I have always gravitated towards great mentors. After the BCL, I ran my own startups, doing consultations, and creating a UK community interest company. My initiation to business happened long ago, fresh out of law school back in 2013 when I co-founded a large manufacturing facility in south Asia with my undergraduate friend and colleague. However, given my interest in the law and tech scene at the time, I found myself drawn to an executive delivery position within The UK LawTech Delivery Panel. It works at the intersection of industry, government, experts, and the legal community, addressing law and tech ecosystem challenges. As I progressed through their talent acquisition process, I had an inspirational mentorship from the CEO of the LawTech Delivery Panel, whose kind and constructive feedback nudged me into exploring the VC LP route as a career path. Not long after, I found myself exploring the high growth startup scene, landing in Antler VC, and subsequently picking the UK Country Manager role as the most appropriate option. For me, the brief encounter and mentorship nudge has helped massively in my subsequent career decisions.
Which Oxford scholars, if any, currently live on your bookshelves?
There are quite a few Oxford scholars whose work lives on my bookshelves. Reading Edwin Peel, Paul Daviess & Sir Roy Goode's work I started genuinely enjoying reading Law, so I have their books. I've kept my copy of Adrian Briggs's Civil Jurisdiction and Judgments. I also have my BCL supervisor Louise Gullifer & Jennifer Payne's Corporate Finance Law: Principles and Policy. Finally, I also have my copy of the first edition of Jon Armour, Dan Awrey, Paul Davies, Luca Enriques, Jeffrey N. Gordon, Colin Mayer and Jennifer Payne's Principles of Financial Regulation. From time to time these do come in handy. Whenever I peruse them there is often an element of nostalgia. Reminiscence of a fantastic time!
Which charities do you support and why?
Soon I'll be running the Brighton marathon with Worldwide Cancer Research, a charity on a mission to end cancer by discovering new cures around the world. Losing close family to cancer, I can relate to their fight & cause. I also support charities working within the equality, diversity and inclusion space. I'm currently liaising for an organisational partnership with Stonewall. They work with many organisations nationally and globally to advance LGBTQ+ inclusion and support them with their LGBTQ+ staff and allies. One of my personal missions is developing strategic partnerships with great charities that are working relentlessly to accelerate the process of ensuring a more equal, diverse and inclusive work culture across the length and breadth of our great nation. With my team, I aspire to lend out tools and capabilities to amplify their D&I messages. I think we can catalyse change and build a more inclusive & equal future when we act together.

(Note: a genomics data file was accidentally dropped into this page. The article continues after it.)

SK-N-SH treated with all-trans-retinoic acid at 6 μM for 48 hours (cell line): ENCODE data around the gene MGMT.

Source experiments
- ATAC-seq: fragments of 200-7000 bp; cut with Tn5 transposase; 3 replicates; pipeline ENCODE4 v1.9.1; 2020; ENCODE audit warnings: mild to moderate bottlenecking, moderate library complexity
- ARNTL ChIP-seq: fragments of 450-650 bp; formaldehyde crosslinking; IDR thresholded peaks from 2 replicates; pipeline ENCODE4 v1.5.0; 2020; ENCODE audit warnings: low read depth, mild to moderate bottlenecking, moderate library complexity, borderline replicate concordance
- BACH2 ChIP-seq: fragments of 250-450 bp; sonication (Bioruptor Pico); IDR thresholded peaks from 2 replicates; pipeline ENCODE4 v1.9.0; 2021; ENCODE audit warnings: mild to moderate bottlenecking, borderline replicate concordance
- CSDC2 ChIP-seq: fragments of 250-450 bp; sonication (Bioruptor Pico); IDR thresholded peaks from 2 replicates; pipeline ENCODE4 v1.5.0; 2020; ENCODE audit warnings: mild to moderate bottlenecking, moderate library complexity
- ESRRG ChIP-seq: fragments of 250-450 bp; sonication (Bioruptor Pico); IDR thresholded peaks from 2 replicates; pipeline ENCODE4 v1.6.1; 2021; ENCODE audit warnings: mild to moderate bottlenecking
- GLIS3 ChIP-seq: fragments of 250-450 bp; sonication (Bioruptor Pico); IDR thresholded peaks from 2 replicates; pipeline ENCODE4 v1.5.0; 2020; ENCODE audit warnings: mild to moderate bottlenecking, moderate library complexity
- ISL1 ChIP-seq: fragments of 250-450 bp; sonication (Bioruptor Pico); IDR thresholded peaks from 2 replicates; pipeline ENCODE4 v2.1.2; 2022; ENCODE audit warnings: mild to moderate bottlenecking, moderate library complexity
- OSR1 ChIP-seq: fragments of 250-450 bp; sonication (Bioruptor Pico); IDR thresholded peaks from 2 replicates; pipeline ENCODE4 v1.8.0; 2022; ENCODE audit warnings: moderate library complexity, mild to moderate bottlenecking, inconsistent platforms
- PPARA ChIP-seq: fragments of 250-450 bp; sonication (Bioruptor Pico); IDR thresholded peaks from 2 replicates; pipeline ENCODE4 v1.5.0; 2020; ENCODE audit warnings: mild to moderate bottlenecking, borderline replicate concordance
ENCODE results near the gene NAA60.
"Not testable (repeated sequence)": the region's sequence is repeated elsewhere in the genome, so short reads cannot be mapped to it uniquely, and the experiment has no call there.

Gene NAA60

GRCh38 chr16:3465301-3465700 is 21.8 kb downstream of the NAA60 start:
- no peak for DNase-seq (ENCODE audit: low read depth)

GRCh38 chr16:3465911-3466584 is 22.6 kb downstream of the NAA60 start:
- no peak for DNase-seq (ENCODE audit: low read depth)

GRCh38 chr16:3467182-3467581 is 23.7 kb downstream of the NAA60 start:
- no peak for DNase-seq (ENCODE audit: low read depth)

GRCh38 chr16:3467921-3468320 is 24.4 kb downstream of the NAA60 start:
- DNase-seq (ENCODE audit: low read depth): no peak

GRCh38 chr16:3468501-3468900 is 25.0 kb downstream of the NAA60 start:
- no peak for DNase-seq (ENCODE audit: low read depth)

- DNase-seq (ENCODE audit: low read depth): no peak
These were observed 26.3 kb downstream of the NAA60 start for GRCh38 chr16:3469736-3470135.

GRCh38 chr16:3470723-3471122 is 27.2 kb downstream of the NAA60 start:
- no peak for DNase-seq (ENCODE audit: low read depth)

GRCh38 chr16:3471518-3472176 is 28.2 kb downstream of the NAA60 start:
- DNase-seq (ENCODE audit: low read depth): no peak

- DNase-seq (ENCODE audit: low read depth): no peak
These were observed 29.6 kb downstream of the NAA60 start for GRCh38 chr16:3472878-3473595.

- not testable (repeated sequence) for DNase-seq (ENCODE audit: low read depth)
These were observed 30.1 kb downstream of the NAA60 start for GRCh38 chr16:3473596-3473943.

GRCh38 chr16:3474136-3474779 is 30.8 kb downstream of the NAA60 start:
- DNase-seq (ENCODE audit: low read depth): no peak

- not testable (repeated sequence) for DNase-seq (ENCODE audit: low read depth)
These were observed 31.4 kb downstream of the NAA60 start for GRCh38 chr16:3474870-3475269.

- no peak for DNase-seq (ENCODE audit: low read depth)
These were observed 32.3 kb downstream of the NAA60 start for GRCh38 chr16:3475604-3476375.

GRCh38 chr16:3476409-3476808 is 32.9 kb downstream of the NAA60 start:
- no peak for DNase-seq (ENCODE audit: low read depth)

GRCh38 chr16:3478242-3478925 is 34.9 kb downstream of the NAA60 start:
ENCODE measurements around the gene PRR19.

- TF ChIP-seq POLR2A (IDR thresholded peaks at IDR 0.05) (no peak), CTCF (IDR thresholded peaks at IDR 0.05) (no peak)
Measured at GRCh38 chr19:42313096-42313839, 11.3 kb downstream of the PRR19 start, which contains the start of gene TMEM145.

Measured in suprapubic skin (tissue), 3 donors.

What careers advice would you give your past self?
On the way to meet my younger self, I'd probably wrap up three books for my younger self to use as self-help guides. I'd put Phil Knight's Shoe Dog, Marcus Aurelius's Meditations, and Mark Manson's The Subtle Art of Not Giving a F*ck: A Counterintuitive Approach to Living a Good Life. I'd tell my past self to keep following what I love doing and to avoid being distracted by external factors. I would tell my past self to have a lot more trust in my gut and to worry less.
Empowered with an extensive network of friends and colleagues and a whole new personal exploration, I felt emboldened to let go of the training contract offers from some of the biggest law firms and venture into a career within the impact startup ecosystem